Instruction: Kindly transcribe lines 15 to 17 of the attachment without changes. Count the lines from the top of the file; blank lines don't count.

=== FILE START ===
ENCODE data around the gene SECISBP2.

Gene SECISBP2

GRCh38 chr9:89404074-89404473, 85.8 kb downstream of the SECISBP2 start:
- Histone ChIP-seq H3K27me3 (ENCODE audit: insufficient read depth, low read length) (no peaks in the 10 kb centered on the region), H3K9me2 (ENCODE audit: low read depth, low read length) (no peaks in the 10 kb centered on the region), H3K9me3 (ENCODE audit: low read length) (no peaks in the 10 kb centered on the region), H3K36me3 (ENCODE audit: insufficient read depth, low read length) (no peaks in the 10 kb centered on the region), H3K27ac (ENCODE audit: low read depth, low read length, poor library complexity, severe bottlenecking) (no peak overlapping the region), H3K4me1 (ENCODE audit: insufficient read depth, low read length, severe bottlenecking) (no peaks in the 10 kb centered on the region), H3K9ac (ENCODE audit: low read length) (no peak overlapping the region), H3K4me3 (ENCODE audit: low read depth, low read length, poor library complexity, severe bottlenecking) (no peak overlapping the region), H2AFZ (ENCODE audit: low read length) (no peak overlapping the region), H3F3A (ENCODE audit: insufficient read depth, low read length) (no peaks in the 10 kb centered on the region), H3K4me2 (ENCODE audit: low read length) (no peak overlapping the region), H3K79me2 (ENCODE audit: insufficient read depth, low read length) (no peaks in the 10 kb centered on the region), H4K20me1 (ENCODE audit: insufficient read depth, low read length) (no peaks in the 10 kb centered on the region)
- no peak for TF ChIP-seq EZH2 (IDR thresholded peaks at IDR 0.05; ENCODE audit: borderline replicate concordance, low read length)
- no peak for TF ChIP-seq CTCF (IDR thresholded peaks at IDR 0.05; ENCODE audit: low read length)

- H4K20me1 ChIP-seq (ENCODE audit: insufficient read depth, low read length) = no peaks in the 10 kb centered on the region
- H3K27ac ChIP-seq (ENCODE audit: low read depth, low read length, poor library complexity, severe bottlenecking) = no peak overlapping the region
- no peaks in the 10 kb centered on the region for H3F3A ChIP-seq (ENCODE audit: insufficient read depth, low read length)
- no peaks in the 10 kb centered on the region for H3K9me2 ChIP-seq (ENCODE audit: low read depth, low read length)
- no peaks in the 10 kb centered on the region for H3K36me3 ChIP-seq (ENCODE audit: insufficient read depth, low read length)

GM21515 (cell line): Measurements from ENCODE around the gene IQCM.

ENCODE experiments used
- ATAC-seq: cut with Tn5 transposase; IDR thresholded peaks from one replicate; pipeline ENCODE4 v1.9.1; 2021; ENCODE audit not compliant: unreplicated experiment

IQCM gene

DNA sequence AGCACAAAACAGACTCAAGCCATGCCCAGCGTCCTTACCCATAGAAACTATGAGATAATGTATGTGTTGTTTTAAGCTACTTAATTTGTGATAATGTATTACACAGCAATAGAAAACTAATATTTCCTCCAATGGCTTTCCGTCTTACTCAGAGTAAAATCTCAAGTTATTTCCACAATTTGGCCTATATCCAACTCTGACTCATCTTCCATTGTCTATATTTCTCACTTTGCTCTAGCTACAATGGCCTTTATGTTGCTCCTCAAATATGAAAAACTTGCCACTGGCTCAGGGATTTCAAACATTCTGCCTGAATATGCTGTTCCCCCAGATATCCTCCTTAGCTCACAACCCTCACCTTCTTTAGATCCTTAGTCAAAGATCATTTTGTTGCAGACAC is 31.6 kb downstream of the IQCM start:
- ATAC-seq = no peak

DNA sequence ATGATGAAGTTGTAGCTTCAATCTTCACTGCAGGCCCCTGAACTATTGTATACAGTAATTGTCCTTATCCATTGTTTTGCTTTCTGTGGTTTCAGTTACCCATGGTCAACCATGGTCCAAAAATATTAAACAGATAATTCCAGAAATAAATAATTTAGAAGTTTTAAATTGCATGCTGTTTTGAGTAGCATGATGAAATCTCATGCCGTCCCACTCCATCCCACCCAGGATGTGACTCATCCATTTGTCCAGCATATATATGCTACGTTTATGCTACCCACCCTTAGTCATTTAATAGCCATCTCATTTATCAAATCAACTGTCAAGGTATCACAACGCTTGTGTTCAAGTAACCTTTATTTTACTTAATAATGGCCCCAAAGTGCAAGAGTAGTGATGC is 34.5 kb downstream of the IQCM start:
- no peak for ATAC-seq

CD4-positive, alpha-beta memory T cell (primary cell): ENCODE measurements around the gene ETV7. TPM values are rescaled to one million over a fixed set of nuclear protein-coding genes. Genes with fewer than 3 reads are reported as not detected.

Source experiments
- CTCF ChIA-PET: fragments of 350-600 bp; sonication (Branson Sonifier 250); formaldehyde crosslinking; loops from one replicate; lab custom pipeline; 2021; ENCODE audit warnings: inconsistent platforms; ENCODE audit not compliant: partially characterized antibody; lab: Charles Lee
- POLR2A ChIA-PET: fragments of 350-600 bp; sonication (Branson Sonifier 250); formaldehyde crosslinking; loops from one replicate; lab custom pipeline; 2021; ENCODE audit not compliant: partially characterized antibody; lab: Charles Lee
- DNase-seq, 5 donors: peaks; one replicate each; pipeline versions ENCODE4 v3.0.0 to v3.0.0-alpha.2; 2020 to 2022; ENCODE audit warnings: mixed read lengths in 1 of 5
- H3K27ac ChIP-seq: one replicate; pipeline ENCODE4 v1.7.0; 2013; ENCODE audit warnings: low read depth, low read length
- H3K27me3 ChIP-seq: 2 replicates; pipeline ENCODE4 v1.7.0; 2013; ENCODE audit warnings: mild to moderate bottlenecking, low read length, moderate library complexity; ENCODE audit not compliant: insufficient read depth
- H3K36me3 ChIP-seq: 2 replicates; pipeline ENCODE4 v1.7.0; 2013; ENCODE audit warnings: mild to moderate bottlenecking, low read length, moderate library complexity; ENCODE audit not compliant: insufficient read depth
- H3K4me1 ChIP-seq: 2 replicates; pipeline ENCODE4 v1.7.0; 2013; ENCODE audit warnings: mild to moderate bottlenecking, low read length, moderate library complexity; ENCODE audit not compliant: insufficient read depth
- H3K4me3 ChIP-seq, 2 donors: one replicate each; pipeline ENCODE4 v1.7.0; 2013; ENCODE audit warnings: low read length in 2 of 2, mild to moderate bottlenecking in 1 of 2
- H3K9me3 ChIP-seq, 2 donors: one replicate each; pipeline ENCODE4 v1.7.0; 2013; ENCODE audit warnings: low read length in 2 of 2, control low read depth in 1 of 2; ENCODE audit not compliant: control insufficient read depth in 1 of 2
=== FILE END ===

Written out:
IQCM gene

DNA sequence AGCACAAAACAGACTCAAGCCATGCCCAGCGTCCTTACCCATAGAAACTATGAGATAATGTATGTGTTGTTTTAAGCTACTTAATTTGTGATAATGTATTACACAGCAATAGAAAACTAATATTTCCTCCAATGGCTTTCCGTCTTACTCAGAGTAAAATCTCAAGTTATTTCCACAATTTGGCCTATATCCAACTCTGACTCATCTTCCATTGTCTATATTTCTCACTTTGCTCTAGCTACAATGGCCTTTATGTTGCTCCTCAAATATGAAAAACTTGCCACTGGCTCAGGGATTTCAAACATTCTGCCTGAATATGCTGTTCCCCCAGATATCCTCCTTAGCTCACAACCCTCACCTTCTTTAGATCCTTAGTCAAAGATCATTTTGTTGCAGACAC is 31.6 kb downstream of the IQCM start:
- ATAC-seq = no peak